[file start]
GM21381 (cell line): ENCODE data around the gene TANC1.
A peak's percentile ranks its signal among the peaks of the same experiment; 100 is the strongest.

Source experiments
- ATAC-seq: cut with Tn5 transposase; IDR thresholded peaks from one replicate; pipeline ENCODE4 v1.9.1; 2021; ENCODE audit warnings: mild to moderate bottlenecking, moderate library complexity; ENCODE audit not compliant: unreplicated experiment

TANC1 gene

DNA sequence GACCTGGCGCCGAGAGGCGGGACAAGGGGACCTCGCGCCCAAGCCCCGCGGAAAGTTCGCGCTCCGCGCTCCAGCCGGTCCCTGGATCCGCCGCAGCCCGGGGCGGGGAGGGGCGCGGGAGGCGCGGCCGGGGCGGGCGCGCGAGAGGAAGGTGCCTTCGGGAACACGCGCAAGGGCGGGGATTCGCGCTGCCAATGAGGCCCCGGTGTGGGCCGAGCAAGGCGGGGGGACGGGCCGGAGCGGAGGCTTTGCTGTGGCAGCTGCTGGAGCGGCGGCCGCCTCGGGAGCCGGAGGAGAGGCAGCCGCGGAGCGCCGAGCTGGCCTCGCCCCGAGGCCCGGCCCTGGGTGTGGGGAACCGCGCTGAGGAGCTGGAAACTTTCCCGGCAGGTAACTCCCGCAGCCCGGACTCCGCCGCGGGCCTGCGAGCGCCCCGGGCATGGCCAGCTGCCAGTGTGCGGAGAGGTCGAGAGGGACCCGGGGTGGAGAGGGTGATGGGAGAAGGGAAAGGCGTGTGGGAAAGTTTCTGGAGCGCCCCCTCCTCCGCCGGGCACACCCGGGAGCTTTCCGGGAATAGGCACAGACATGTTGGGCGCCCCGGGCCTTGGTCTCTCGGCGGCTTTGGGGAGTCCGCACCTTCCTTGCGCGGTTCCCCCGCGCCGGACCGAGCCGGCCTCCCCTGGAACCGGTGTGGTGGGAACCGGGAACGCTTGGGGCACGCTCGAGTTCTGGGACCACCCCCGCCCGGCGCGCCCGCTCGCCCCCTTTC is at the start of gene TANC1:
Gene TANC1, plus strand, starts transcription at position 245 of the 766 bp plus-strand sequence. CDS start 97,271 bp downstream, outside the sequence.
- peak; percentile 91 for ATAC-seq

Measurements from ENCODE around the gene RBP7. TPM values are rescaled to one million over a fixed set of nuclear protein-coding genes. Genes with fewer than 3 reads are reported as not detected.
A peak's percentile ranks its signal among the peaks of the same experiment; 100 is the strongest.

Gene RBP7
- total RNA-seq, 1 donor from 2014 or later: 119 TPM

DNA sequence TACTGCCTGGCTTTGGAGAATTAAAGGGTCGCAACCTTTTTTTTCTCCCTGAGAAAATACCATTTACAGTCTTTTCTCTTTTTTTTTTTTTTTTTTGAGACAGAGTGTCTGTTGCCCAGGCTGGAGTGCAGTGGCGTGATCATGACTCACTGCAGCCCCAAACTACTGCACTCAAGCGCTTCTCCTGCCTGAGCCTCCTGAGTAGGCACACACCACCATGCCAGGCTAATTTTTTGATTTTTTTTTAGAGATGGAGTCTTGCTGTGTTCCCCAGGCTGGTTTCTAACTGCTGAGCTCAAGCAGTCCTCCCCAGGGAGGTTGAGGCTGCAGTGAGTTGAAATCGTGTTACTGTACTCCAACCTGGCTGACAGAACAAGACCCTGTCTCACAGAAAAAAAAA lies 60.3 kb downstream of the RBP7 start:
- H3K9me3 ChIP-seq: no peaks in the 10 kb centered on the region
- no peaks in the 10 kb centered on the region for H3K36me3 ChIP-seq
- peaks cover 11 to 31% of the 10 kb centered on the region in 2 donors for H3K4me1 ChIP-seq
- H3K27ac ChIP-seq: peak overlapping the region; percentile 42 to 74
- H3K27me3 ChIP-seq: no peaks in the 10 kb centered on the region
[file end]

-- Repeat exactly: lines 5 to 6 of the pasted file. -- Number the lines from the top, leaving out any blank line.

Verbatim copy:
TANC1 gene

DNA sequence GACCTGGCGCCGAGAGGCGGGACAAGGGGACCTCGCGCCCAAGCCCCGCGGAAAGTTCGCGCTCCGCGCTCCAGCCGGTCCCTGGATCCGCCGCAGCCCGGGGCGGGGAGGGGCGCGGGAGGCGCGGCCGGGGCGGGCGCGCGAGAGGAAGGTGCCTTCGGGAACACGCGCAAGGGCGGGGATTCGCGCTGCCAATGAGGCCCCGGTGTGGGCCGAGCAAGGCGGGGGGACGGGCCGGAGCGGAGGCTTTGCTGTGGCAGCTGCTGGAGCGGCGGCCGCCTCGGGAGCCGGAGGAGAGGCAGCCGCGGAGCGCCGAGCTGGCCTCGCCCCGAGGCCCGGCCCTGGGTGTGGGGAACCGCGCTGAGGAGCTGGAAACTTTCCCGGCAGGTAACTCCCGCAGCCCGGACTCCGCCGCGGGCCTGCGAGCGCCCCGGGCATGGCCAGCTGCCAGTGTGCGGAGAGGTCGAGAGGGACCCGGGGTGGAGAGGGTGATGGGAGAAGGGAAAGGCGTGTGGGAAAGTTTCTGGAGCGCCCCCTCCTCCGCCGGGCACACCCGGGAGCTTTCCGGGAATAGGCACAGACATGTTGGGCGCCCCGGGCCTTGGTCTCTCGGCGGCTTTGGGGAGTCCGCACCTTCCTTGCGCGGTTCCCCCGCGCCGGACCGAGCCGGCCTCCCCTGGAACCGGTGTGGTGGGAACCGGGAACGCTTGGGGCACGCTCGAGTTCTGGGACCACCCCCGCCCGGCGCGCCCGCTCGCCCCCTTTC is at the start of gene TANC1: